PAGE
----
Perhaps the biggest challenge facing the AHA board is to “define the future” for hospitals and health systems, says AHA board member Doug Cropper, president and CEO of Genesis Health System in Davenport, Iowa.

Cropper notes that America’s hospitals are continually transforming to meet the changing needs of their patients and communities – a transformation that the AHA calls redefining the “H.”

“It is one thing to redefine the H,” he says. “It is another thing to define a vision for the future. We all have to get on the same page as to what that future is likely to be.”

Cropper serves on the board’s health care strategy and innovation committee, which he says is looking at a health care future centered on innovation and affordability. He suggests the committee’s work this year could pave the way for the board “to make a statement about our ability to take risk and drive down costs to the consumers.”

He says the board needs to “agree on the basic concepts of the future, and then state that it is our intent to move to whatever that new model is. I think it is important to put a stake in the ground and say, ‘we are committed as a field to move here and develop a more affordable health care model in the U.S.’”    

While much is changing in the hospital world, what hasn’t is the AHA’s ability to serve as a strong national advocate and voice for the field, Cropper stresses. 

“Everybody values the advocacy piece, especially in a tough year like last year when we were trying to protect the Affordable Care Act, and I think we have succeeded in doing that,” he says.

Cropper notes that the AHA board includes “for-profit and not-for-profit health systems. There are small, medium and large hospitals, and rural and urban hospitals. The AHA’s advocacy is what brings us all together.”

Cropper began his health care career 37 years ago, starting out as a surgical orderly at St. Mark’s Hospital in Salt Lake City. He joined Genesis Health System in 2008.

The health system provides health services to a 10-county region of Eastern Iowa and Western Illinois. It operates a hospital with two campuses in Davenport, hospitals in Silvis, Ill., DeWitt, Iowa, and Aledo, Ill. Genesis Health System also manages Jackson County Regional Health Center in Maquoketa, Iowa.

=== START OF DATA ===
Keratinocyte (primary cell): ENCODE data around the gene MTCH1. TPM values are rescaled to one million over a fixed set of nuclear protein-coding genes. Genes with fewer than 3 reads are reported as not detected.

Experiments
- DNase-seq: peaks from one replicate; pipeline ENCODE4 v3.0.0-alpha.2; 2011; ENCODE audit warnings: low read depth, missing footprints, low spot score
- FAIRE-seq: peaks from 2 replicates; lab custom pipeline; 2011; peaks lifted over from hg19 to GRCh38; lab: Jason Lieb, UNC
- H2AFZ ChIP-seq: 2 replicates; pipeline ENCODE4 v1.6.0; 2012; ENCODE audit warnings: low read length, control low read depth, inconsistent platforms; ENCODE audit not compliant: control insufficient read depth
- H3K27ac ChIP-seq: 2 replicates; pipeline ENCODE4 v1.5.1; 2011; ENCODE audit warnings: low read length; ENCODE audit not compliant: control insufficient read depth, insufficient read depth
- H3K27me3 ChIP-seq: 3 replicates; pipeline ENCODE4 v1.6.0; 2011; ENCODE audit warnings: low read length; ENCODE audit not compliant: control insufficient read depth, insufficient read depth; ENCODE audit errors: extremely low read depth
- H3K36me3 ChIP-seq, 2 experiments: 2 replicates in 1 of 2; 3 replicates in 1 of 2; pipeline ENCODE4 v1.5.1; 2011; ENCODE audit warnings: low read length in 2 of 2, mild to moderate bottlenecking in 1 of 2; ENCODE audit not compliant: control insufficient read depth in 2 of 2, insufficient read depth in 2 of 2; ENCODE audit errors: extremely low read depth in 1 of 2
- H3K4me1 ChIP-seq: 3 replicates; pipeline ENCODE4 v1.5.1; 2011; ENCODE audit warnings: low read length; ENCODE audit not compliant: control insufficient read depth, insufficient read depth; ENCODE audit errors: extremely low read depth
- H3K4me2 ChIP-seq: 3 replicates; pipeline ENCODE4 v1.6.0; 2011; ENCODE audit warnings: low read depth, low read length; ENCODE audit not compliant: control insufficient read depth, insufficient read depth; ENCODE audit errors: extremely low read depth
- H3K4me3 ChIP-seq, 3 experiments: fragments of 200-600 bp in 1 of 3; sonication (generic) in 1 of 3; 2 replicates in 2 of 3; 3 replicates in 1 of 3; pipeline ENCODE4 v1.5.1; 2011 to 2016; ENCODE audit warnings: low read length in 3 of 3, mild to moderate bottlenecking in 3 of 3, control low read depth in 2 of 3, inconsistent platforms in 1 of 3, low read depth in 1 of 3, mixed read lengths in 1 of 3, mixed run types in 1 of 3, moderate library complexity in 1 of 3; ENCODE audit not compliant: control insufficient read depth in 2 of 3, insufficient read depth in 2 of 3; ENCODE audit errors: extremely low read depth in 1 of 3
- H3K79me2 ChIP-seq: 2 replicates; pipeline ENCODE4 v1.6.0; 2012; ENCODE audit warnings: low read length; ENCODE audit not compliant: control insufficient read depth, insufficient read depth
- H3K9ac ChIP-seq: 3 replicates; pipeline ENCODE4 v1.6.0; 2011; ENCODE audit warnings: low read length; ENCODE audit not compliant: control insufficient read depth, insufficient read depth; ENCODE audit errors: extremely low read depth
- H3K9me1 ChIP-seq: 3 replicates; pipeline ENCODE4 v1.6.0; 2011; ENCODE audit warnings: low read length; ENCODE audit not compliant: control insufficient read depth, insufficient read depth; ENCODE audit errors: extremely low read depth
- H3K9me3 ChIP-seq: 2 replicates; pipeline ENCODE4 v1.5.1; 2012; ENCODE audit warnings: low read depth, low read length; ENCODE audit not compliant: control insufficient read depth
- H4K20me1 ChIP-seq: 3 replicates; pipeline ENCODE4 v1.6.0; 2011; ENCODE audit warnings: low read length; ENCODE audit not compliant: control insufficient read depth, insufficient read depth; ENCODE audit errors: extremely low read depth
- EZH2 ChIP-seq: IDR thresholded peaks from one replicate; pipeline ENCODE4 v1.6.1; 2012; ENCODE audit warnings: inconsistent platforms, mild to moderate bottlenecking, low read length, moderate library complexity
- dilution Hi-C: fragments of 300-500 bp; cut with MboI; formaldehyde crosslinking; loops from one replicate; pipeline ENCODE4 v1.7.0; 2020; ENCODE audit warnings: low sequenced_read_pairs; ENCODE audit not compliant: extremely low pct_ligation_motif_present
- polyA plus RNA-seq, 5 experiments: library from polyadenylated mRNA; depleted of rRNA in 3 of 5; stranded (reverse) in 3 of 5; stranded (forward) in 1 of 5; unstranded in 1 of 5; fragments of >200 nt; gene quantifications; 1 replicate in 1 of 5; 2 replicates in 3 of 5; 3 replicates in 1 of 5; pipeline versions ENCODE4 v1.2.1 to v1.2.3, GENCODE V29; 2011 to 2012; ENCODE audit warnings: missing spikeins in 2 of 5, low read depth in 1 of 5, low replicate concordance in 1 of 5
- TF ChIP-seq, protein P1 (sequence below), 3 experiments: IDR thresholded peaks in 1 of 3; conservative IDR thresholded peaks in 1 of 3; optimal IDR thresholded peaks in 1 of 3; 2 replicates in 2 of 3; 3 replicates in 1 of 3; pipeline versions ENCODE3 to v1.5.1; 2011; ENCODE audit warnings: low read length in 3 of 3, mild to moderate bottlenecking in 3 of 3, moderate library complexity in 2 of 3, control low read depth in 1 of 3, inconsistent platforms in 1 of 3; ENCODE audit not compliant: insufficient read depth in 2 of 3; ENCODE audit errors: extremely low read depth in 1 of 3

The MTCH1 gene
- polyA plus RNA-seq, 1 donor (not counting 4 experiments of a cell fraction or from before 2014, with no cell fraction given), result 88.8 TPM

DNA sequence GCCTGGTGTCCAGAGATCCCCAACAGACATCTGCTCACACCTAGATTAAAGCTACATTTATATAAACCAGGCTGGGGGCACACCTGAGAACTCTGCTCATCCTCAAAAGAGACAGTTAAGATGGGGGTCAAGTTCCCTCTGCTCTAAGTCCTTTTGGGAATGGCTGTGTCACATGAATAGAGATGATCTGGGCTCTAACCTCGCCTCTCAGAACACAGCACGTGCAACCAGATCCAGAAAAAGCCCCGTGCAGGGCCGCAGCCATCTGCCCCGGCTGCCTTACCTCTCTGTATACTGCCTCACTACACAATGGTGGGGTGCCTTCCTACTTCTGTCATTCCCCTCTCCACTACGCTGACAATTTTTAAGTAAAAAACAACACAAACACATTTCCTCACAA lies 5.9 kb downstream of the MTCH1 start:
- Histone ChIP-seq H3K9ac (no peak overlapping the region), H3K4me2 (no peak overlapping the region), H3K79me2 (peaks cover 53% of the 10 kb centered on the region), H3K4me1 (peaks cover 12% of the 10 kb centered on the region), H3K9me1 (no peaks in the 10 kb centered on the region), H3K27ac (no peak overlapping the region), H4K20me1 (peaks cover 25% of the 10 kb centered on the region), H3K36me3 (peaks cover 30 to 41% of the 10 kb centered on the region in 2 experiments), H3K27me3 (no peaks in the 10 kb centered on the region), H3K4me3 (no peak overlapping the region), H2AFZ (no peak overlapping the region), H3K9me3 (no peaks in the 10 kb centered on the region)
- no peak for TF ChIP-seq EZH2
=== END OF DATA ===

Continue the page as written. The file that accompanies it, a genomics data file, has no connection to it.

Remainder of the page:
Genesis Health System is the largest employer in Iowa’s Scott County, and the third largest in the Quad City area with about 5,000 employees, more than 800 physicians and 1,000 volunteers. The Quad City area encompasses five cities in northwest Illinois and southeastern Iowa.

One way the health system is redefining the H is by expanding health services in its communities. Its Genesis HealthPlex facilities offer “one-stop” access to care in the Quad City area.

HealthPlex “is a hospital without beds,” Cropper says. “It has urgent care, imaging, labs, therapies and it has doctors.”

Key to the health system’s future success is “how well we are able to work with consumers or patients on an outpatient basis in their homes and connecting them to our primary care physician teams and coordinating their care,” Cropper says. “Working with people in the community to keep them out of the hospital.”

Before joining Genesis Health System, Cropper served as an executive vice president with Falls Church, Va.-based Inova Health System, and was campus administrator for its Inova Fairfax Hospital. He previously was administrator of St. John’s and St. Joseph’s Hospital and vice president of HealthEast in St. Paul, Minn. 

In his Minnesota health care days, Cropper worked under Don Wegmiller, then-president and CEO of Health One Corporation, which later grew into Allina Health in Minneapolis. It was 1987 and Wegmiller served that year as the AHA’s chairman.

Cropper names Wegmiller as a significant mentor in his life. “Don paved the way for me and now I have an opportunity [on the AHA board] to pave the way for others and leave a legacy of strong health care well into the future.”